Pantheism: Spinoza and the God that Einstein Believed In

Pantheism: Spinoza and the God that Einstein Believed In

A quick introduction to the philosophical doctrine of pantheism, and the God that Albert Einstein believed in.

Jack Maden
By Jack Maden  |  July 2024


American architect Frank Lloyd Wright once wrote, “I believe in God, only I spell it Nature.” This, in a nutshell, sums up the philosophical doctrine of pantheism, the belief that reality is identical with divinity: that the universe is a manifestation of God.

For pantheists, God is not an anthropomorphic meddler in human affairs, operating outside natural laws — but simply the perpetual being, the uncaused cause of all such laws, that lies at the heart of existence.

There is thus no God but the combined substance, forces, and laws manifest in the universe. Existence itself is divine.

Pantheism was popularized in Western culture as a theology and philosophy largely based on the work of 17th-century philosopher Baruch Spinoza (primarily his book ​Ethics​).

Spinoza suggests we can discover and experience God not through the submissive worship of a transcendent realm, but by using philosophy and science to illuminate the wondrous unity of the world we actually inhabit.

Freedom and enlightenment belong in this reality, not a hidden, imaginary one to which only religious authorities have access. (The religious authorities of Spinoza’s time promptly excommunicated him, following this suggestion.)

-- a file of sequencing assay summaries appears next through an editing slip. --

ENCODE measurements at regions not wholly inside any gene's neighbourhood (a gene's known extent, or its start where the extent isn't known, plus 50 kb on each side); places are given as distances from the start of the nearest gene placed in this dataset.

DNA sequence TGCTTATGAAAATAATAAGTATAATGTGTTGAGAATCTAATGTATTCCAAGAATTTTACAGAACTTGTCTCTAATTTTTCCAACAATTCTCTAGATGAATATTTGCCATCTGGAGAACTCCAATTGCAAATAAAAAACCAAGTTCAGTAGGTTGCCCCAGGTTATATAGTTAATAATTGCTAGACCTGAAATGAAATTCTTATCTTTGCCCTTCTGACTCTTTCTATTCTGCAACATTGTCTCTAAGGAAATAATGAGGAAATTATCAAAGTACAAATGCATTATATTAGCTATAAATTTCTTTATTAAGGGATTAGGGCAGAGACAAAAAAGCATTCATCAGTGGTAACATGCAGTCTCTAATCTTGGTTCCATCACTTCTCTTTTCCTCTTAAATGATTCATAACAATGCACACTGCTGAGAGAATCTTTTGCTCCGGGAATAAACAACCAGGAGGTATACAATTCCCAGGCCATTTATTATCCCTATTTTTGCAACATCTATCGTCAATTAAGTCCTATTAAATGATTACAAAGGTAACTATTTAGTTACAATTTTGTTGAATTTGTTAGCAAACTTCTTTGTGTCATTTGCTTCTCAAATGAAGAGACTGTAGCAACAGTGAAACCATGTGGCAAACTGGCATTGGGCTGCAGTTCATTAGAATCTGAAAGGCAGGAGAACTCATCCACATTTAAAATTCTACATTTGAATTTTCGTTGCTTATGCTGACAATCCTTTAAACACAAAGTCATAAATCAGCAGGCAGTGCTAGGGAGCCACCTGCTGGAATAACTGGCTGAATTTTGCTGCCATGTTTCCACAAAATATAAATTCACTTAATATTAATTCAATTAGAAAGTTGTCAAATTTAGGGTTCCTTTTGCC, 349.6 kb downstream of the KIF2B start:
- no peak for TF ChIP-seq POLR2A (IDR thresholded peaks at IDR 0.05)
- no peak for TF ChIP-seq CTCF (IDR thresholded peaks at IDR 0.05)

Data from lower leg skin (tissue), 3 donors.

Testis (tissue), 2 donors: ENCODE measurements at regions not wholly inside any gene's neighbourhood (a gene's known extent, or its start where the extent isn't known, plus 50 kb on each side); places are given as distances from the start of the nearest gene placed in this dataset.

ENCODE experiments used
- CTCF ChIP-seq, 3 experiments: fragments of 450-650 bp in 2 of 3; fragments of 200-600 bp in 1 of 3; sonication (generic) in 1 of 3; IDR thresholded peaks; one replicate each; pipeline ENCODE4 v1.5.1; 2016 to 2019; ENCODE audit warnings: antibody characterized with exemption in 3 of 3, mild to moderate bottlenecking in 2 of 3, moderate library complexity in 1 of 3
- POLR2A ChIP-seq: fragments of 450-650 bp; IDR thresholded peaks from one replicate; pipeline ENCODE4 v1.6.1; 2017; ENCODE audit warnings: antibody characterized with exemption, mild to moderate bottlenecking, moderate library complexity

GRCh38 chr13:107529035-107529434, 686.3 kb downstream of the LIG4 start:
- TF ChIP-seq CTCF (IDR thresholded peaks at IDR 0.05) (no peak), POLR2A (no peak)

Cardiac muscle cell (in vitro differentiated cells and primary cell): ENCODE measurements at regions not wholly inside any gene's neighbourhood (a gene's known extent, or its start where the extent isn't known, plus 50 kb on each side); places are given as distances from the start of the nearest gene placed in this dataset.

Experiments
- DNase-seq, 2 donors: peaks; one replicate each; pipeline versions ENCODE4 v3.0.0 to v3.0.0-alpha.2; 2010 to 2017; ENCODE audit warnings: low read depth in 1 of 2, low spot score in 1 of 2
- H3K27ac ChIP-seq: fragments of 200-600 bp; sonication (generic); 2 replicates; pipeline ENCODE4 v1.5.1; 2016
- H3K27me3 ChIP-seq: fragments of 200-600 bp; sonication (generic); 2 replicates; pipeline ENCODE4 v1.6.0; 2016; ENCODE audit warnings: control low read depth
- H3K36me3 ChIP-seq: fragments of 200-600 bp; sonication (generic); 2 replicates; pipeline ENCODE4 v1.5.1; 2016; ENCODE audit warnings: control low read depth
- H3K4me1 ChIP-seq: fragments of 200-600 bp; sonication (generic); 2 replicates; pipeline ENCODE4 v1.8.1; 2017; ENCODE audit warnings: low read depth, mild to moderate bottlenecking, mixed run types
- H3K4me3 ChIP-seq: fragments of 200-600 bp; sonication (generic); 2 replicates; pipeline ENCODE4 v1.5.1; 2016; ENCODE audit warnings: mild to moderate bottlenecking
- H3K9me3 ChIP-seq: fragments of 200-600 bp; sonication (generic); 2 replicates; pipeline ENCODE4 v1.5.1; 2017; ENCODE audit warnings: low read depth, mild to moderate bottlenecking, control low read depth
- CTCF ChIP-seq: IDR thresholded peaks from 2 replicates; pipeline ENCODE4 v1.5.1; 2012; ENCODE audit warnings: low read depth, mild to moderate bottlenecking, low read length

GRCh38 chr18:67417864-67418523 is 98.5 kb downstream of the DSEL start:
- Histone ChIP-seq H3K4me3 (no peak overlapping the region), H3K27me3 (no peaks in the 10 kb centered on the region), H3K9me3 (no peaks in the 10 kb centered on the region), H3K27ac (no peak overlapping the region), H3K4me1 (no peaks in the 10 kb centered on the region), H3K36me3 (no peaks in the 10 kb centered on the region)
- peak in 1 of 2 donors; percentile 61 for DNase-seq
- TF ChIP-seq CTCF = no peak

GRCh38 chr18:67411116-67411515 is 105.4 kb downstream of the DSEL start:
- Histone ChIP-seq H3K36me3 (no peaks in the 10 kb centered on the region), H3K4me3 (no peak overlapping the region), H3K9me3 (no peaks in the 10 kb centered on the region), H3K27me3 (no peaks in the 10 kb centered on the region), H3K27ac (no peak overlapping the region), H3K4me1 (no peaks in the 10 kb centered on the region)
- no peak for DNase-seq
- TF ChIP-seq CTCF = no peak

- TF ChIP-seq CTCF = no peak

While Spinoza is closely associated with pantheism, it should be noted that some scholars argue his philosophy is in fact closer to panentheism, the belief the belief that the universe is ‘in’, rather than the same as, God.

Pantheism: a beautiful metaphysics, or an empty one?

⁣⁣Often misunderstood, pantheism has been deeply influential throughout history. Einstein, when asked by Rabbi Herbert S. Goldstein whether he believed in God, responded:

I believe not in a God who concerns himself with the fate and the doings of mankind, but in Spinoza’s God, who reveals himself in the harmony of all that exists.

The implications of pantheism can be radical. It’s important to remember, for instance, that Nature is not separate from us; we ourselves are Nature.

As contemporary philosopher Helen De Cruz puts it:

Once you realize that you are an expression of the whole of nature, you come to realize that, although you will die, you are also eternal in a non-trivial sense...

On the other hand, 19th-century German philosopher Arthur Schopenhauer complains that “Pantheism is only a euphemism for atheism,” for

to call the world God is not to explain it; it is only to enrich our language with a superfluous synonym for the word ‘world.’

What do you make of pantheism?

  • Do you think pantheism is a position worthy of consideration?
  • Does placing God in this reality, and banishing the idea of a transcendent realm, resonate with you? Does it move us closer to, say, understanding why anything exists at all?
  • Or do you agree with Schopenhauer — that pantheism amounts to nothing more than adding the word ‘divine’ in front of the word ‘nature’, in the hope that this somehow explains it?

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About the Author

Jack Maden

Jack MadenFounder
Philosophy Break

Having received great value from studying philosophy for 15+ years (picking up a master’s degree along the way), I founded Philosophy Break in 2018 as an online social enterprise dedicated to making the subject’s wisdom accessible to all. Learn more about me and the project here.

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